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Water Block Design / Construction Building your own block? Need info on designing one? Heres where to do it

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Unread 06-07-2003, 05:18 PM   #1
BladeRunner
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Default 9800 pro full water-cooling

Not mine, got beaten to it this time around, nice though and a one slot solution. I question whether the VPU & Ram on the frontside are both making good contact, as solving this satisfactorily is why I still prefer separate ram & VPU blocks

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Unread 06-07-2003, 05:44 PM   #2
t00lb0x
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It looks really really good. You should still make one, but you can make it better :P
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Unread 06-07-2003, 05:49 PM   #3
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Nice finish, though.
Is it alu or nickel-plated?
Is there a difference between height of GPU and height of RAM above the card?
LAN-ing too much, drinking too much, sorry for spelling errors, if any, can´t tell myself.
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Unread 06-07-2003, 06:56 PM   #4
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The forum BladeRunner points to only has the pictures, and absolutly no info about the blocks. I read the thread to be sure (it's in braziliian btw).

http://akiba.ascii24.com/akiba/news/...44096-000.html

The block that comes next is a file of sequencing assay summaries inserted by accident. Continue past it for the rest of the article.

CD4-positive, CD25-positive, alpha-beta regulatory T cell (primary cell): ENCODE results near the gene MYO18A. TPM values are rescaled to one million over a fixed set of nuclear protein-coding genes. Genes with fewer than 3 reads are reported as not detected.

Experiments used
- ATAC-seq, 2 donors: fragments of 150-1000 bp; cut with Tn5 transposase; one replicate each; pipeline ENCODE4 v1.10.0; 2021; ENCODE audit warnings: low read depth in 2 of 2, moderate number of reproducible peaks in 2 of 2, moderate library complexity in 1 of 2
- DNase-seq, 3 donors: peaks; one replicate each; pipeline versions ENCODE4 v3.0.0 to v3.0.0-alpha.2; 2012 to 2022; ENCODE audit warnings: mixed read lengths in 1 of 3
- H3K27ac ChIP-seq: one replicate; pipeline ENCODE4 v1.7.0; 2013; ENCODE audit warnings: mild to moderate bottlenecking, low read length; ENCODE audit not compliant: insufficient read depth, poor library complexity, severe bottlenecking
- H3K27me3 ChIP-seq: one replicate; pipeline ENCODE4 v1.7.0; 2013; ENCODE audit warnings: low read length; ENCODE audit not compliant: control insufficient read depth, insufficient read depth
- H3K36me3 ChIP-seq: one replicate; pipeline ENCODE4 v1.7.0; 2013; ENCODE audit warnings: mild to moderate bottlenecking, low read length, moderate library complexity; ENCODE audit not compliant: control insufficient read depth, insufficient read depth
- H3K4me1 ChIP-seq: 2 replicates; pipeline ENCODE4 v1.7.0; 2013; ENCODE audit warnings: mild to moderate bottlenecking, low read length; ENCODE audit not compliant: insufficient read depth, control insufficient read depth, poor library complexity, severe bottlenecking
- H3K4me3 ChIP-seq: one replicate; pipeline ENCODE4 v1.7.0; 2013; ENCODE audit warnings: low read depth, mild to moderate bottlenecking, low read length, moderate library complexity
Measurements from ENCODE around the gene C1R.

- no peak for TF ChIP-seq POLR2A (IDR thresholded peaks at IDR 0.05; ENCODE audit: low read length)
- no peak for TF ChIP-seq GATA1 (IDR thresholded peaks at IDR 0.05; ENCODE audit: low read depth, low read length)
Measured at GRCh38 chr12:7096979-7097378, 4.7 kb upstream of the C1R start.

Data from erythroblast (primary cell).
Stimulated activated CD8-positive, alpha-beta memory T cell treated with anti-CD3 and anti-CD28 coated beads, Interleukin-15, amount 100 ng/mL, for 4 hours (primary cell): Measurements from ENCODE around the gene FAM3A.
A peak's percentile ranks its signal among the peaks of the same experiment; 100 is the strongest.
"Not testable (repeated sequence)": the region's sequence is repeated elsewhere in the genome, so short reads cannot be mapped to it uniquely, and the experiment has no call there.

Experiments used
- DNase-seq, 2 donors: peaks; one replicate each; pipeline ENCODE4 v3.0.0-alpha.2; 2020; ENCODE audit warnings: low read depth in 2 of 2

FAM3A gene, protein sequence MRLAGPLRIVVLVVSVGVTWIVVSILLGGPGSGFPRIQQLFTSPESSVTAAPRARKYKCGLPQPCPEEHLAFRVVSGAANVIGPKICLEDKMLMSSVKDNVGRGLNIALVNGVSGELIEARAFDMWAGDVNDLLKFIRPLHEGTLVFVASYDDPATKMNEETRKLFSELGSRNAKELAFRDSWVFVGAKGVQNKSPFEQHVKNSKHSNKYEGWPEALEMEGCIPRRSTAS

Original link.

Translated : http://babelfish.altavista.com/babel....html&lp=ja_en

Final product in stainless steel ...?
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Unread 06-07-2003, 07:37 PM   #5
BladeRunner
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This is just educated guessing on my part, but I think it's silver because he has coated it all in solder then polished up the solder, (study the other images in the picture linked topic).

The effect is nice but let down a little by areas of the base plate being left with copper showing through.

On all the 3d cards I've owned there is a difference in height between the Ram & VPU/GPU. It differs from card to card depending on Ram type, VPU/GPU type, and card design, on the 9800 pro it's around about 1mm

I'm making a cooler atm had a 9800 pro for a while just been side tracked by other things:-

here's where I'm at.



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Unread 06-09-2003, 02:10 AM   #6
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Copied from the link (thanx TerraMex):

"With the mechanism that, as for the water cooling head the base copper, the shell has become the stainless steel make the VGA tip/chip and on-board memory from both sides put with the water cooling head. Originally, with the product which the user of the individual made with hobby, first as for the water cooling head part all it was copper, but when it commercializes, jointly using the stainless steel, it lightened, the ことだ. "

Babelfish seems to work better in The Hitchhiker´s Guide to the Galaxy.